Example: Job description for a CNC programmer

Education: Two-year associate’s degree in CNC programming or machining. Experience may be accepted in lieu of education.
Experience: Five years of experience as a CNC programmer

Reason: If the candidate has no associate’s degree but 10 years of experience, that will make him eligible for the position.

Including but not limited to
This is the same phrase used in procedures and work instructions, but for job descriptions it is often used to list the responsibilities of the position. And since we can’t always list every possible responsibility or task we may assign somebody, this phrase makes for a nice “catch all” responsibility.

Example: Responsibilities for the maintenance mechanic include but are not limited to:

• Conducting preventive maintenance as per established preventive maintenance program
• Assisting with machine repairs
• Ordering maintenance supplies
• Other duties may apply

Reason: The responsibilities are listed, but there could be more.

Is highly desirable
This is a phrase used when describing education and skills in the job descriptions that you would want the candidate to have, but it won’t be a show stopper if they don’t.

Example: Job description for a supply-chain manager

• Bachelor’s degree in supply chain management, international business, or finance
• MBA is highly desirable

Reason: If the candidate has an MBA, she will definitely stand out.

A plus
Similar to the “is highly desirable” phrase, this one is also used when stipulating education and skills in job descriptions. In this case it should be clear to candidates that if they possess this quality, they may be chosen over other candidates who don’t.

Example: Job description for a sales representative

• Bachelor’s degree in business administration
MBA a plus

Reason: If the candidate has an MBA, he will definitely stand out.

Just like the two words above, this word helps you describe those education and skills that you really preferred the candidate to have and that may be a show stopper if they don’t.

Example: Job description for a shipping and receiving foreman

• Experience in receiving, warehouse, packaging, and shipping
• Experience in a distribution factory preferred

Reason: We prefer candidates with distribution experience, although we may consider others.

Should we try to wiggle out of everything?

Those who know me know that I truly live by the ISO principles, and I practice what I preach. In fact, I’m the driver at our firm who ensures we all adhere to our quality management system. So I’m not advocating trying to get out of doing anything. However, as a business owner and consultant I have to be realistic, and the truth is the world is not perfect, and neither are we. Furthermore, ensuring that your procedures provide firm guidance and some flexibility is essential for adhering to sustaining your own management system.


About The Author

Miriam Boudreaux’s picture

Miriam Boudreaux

Miriam Boudreaux is the CEO and founder of Mireaux Management Solutions, a technology and consulting firm headquartered in Houston, Texas. Mireaux’s products and services encompass international standards ISO and API consulting, training, auditing, document control and implementation of Web QMS software platform. Mireaux’s 6,500 square foot headquarters, located in the northwest area of Houston, houses their main offices as well as their state-of-the art training center. Mireaux itself is certified to ISO 9001:2015 and ISO 27001:2013. To get in touch with Miriam Boudreaux, please contact her at info@mireauxms.com.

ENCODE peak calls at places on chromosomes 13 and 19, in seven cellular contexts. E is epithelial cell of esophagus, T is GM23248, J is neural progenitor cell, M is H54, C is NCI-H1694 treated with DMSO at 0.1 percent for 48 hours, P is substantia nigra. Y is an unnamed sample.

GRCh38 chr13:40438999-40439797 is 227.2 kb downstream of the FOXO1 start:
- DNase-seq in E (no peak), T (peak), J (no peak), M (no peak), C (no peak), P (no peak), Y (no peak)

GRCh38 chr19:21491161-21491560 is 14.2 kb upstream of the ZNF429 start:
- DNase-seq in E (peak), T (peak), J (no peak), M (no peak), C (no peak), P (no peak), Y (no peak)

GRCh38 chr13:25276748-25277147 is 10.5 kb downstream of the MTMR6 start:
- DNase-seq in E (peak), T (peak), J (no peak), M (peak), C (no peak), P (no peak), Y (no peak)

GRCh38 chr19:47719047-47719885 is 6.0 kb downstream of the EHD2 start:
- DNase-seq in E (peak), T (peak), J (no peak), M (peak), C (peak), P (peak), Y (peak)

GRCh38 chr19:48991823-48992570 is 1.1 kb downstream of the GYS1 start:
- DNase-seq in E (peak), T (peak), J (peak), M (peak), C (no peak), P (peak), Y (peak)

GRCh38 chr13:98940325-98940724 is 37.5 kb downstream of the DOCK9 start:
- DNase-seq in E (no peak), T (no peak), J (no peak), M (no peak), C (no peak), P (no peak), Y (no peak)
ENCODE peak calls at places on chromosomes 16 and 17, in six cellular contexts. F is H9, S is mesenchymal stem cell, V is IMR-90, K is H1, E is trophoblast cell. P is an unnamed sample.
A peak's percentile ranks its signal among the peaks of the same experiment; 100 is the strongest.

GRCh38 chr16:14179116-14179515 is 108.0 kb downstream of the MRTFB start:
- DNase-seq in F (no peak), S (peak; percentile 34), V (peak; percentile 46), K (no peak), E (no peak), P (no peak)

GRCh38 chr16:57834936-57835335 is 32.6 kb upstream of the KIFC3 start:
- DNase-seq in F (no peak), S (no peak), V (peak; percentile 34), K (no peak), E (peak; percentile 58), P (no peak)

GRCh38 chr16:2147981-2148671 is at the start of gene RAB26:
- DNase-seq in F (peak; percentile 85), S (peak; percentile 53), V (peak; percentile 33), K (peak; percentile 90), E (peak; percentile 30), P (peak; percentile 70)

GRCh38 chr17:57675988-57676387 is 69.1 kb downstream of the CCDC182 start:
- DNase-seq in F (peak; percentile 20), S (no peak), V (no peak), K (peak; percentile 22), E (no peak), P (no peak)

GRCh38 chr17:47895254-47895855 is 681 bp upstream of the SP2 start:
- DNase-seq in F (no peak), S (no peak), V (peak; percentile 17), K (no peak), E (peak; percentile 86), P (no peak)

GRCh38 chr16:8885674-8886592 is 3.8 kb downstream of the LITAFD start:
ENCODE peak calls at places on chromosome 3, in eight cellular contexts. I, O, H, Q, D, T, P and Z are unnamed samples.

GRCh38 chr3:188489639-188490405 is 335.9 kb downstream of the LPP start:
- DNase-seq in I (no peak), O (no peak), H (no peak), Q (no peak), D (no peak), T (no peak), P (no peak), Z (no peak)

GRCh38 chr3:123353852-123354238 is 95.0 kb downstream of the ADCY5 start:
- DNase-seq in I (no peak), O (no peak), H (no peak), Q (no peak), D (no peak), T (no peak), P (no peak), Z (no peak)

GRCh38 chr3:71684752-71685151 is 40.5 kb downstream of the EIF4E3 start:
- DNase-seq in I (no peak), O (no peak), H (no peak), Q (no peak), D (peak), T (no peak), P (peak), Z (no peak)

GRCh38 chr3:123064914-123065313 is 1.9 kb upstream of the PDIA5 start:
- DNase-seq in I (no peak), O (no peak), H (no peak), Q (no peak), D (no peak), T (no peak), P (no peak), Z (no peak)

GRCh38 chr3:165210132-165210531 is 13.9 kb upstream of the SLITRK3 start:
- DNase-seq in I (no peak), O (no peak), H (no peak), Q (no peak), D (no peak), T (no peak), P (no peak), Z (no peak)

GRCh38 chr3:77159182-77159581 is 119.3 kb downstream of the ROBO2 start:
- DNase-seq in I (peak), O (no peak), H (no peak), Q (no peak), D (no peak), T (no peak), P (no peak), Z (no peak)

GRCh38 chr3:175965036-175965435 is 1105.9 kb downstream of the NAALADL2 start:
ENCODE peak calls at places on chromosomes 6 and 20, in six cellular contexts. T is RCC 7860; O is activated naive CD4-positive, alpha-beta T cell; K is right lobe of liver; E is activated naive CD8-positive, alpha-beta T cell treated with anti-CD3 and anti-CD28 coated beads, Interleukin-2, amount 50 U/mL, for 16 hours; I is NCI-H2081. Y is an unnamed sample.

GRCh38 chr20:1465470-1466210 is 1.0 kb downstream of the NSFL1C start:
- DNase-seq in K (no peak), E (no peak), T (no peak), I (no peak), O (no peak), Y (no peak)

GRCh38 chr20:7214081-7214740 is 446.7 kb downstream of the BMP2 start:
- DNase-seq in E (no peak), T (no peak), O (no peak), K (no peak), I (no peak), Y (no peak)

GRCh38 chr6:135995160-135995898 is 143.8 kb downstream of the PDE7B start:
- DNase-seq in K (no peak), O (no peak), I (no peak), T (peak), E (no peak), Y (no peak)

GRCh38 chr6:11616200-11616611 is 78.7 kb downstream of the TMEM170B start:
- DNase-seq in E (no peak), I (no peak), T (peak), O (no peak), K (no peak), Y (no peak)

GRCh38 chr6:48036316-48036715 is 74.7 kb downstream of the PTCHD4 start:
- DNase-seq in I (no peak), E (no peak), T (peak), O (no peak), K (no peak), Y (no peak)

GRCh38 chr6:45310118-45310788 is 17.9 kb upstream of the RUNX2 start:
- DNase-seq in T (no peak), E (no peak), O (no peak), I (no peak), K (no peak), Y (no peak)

Five pages - Words !

The Bee Gees, Words, lyrics: " ... this world has lost its glory ... let's start a brand new story ... talk in everlasting words ... it's only words, and words are all I have".

Using Conditional Words and Phrases

I must say I disagree with Ms. Boudreaux on the use of conditional words in process documentation. I have been in Quality for fourteen years, mostly as an ISO auditor. In my experience these are words and phrases that should be avoided. Whenever I see “as applicable”, “deemed appropriate” or “when required”, the next question I have is, “Where is it documented what is applicable/appropriate/required?” Unless those things are defined it is a very weak process. And typically, if you ask 10 different people to know this without it being defined, you will most likely get 10 different answers. Respectfully, Rhonda Case

use at your own discretion

Rhonda thank you for your comments. I understand your point and that's what I said in the article "Use at your own risk". The idea is to provide discretion, but that is up to you. Competent people can be given sufficient leverage to make certain decisions. People without any skills or experience, would probably not do well with this open-ended instructions. In that case, the more detail, specific and concise instructions you give, the better you will be. So competency dictates the level of control you place on your procedures.

A disagreement with the disagreement

People can be trained (or may otherwise be competent) to know what is "appropriate" when the words "as appropriate" are used in a procedure. There is no requirement for every possible appropriate action to be documented. The standard does't require cookie-cutter management. If management does, then okay, but only if they say so. Use of the phrase "as appropriate" is often a legitimate authorization for competent personnel to think for themselves and make decisions they have been authorized to make. There are plenty of cases where "as appropriate" is appropriate.


You got it. Competency is the word. Thank you for your comments.